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Behind the scenes: Traverse City's 4th of July fireworks

Nikki Lalonde, left, and Marie Drogt of Great Lakes Fireworks drop and wire shells on a barge at the Discovery Pier in Traverse City as they prepare for Thursday’s Fourth of July fireworks over West Grand Traverse Bay.
Jan-Michael Stump
/
Traverse City Record-Eagle
Nikki Lalonde, left, and Marie Drogt of Great Lakes Fireworks drop and wire shells on a barge at the Discovery Pier in Traverse City as they prepare for Thursday’s Fourth of July fireworks over West Grand Traverse Bay.

As people across the United States head to Independence Day fireworks, a lot of activity behind the scenes is making sure there are plenty of them – especially in Traverse City.

Bruce Tyree and Jim Jean are brothers-in-law who having been putting on fireworks shows for years. Tyree is the owner of Great Lakes Fireworks, a company he calls one of the most prominent in the country.

And this week, they’re in Traverse City putting on two shows: one for Independence Day and one for the end of the National Cherry Festival on Saturday.

“It takes about an hour for every minute of show time to plan out the fireworks,” Tyree said. “So for (Thursday’s) 27-minute show, well, you can do the math.

“For this show there are 1,820 pyrotechnic items that will be delivering over 2,500 shots.”

Coordinating shows with music used to mean working on a spreadsheet and pressing the right buttons at the right time. Now, there’s software to make it easier.

“Then it’s like three days for the guys to pull everything and get it in the boxes,” he said. “So they got all the shells that I picked and are wiring all the devices.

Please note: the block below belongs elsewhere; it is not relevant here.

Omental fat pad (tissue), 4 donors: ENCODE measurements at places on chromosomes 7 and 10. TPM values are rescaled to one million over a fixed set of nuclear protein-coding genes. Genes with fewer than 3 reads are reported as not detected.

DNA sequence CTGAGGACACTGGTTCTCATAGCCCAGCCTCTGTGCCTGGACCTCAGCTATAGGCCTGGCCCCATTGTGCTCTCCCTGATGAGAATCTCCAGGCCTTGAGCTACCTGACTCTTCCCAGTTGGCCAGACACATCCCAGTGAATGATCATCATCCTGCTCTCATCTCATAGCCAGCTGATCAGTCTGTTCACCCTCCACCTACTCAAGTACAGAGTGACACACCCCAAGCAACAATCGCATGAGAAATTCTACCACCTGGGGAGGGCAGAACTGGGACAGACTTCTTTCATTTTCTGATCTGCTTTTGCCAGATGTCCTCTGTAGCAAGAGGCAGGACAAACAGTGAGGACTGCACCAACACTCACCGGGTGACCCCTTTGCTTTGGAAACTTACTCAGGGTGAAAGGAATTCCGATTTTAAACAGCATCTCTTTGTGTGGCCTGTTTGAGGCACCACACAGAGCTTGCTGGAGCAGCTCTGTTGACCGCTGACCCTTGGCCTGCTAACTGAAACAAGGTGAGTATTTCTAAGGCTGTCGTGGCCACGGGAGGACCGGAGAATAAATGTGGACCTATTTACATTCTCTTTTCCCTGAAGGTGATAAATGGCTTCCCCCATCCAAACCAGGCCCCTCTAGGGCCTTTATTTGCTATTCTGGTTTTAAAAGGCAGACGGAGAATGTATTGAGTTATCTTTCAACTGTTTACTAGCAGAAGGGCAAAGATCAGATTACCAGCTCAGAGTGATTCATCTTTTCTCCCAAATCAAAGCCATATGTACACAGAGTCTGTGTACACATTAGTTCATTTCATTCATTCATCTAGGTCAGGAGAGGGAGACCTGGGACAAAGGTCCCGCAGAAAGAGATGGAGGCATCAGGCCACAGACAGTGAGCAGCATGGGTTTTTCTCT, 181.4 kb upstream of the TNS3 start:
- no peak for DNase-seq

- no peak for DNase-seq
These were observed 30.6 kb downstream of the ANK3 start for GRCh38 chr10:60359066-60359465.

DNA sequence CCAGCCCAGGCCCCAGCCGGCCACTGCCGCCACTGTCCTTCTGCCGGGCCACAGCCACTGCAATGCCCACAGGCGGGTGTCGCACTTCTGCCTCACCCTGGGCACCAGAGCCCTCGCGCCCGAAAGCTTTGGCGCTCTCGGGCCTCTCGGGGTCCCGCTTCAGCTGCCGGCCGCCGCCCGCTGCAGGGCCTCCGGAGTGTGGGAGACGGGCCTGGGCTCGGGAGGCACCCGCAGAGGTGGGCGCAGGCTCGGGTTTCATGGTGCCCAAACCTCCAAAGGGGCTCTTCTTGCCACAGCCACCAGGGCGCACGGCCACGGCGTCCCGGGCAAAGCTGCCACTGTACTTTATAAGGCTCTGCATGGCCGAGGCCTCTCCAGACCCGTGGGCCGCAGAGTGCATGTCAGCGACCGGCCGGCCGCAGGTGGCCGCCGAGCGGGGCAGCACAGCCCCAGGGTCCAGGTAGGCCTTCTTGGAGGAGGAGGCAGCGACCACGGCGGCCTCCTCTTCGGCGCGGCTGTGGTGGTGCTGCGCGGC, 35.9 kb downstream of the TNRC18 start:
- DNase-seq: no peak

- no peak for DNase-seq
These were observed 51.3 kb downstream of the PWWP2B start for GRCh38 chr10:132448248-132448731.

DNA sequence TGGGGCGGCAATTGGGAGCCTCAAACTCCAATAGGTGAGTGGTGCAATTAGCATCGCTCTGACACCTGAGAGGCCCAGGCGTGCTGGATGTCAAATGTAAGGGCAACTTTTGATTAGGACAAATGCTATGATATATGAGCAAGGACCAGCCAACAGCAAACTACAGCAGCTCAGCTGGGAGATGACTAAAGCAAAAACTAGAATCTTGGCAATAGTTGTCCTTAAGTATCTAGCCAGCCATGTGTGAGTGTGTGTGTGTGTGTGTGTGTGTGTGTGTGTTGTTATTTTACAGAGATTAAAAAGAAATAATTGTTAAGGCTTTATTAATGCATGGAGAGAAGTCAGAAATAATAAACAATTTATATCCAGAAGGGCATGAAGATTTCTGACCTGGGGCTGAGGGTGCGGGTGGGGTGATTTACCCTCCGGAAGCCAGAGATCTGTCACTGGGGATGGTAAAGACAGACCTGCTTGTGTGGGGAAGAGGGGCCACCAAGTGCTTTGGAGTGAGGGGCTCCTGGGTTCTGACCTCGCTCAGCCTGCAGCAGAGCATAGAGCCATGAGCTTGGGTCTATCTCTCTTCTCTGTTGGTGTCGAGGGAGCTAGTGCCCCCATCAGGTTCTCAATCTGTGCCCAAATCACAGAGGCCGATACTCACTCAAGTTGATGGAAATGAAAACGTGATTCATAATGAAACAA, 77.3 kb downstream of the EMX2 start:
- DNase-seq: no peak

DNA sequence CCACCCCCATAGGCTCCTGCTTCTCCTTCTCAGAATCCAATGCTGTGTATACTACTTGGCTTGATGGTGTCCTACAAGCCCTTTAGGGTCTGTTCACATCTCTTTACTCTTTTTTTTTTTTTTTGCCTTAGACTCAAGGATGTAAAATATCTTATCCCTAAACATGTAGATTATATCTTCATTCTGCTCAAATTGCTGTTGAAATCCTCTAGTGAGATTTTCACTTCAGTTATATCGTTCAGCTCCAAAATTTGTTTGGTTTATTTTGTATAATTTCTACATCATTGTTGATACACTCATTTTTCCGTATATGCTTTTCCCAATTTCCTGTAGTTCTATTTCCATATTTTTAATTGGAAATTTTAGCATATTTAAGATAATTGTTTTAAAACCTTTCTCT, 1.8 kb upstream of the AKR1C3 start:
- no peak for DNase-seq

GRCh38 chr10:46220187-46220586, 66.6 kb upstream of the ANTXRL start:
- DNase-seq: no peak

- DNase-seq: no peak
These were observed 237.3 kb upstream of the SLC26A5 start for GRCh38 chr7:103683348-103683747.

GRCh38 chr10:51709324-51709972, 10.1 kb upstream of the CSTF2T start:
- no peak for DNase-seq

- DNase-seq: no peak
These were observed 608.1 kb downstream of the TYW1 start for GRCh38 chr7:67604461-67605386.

“And then it takes like three days to set it all up – all for 30 minutes.”

Jean said any pyrotechnics experts in the audience will be watching for the craft, but most people just like the lights and sounds. “The amount of time and planning it takes to put on a fireworks show is something a lot of people don’t know about,” he said.

The shows on Thursday and Saturday will have shells, some as many as 8 inches in diameter, launching from four connected barges in the west arm of Grand Traverse Bay.

“The best part is after the finale,” Jean said. “When the crowd roars, you feel like a rock star.”

Tyree agreed, and said that moment is what makes the hard work of the job worth it.

Great Lakes Fireworks wasn’t always a formal company. It all started as a neighborhood Fourth of July show.

“He (Jean) would get fireworks from the street, bring them up to this little community in Saint Helen,” Tyree said. “And for the Fourth of July, we put on this little firework show.”

Over time, the show grew and people donated to purchase the fireworks, but he said the police asked them to get a license to keep going. And they did, after asking around larger fireworks show producers in the area.

“We found out all the procedures, how to get the permitting, how to get the training,” Tyree said. “And we did it all just so that we could do this little show in this little community just for fun.”

After learning to source their fireworks, providing shows for more and more events and even competing in international fireworks competitions, he finally decided it was a full-time job in 2004.

“We have 150 people that shoot shows for us,” Tyree said. “We do about 175 shows per year.”

The next step? Hosting their own international fireworks competition in Traverse City for the second year.

For anyone planning to conduct their own holiday fireworks, Tyree recommended skipping them. But, if you do, make sure to keep water nearby, light them from a 5-gallon bucket with some sand in the bottom and make sure the people around you know what’s happening.

“People don’t think about safety, especially with consumer-grade stuff,” Jean said. “But it can be dangerous.”

Lauren Rice is a newsroom intern for WCMU based at the Traverse City Record-Eagle.
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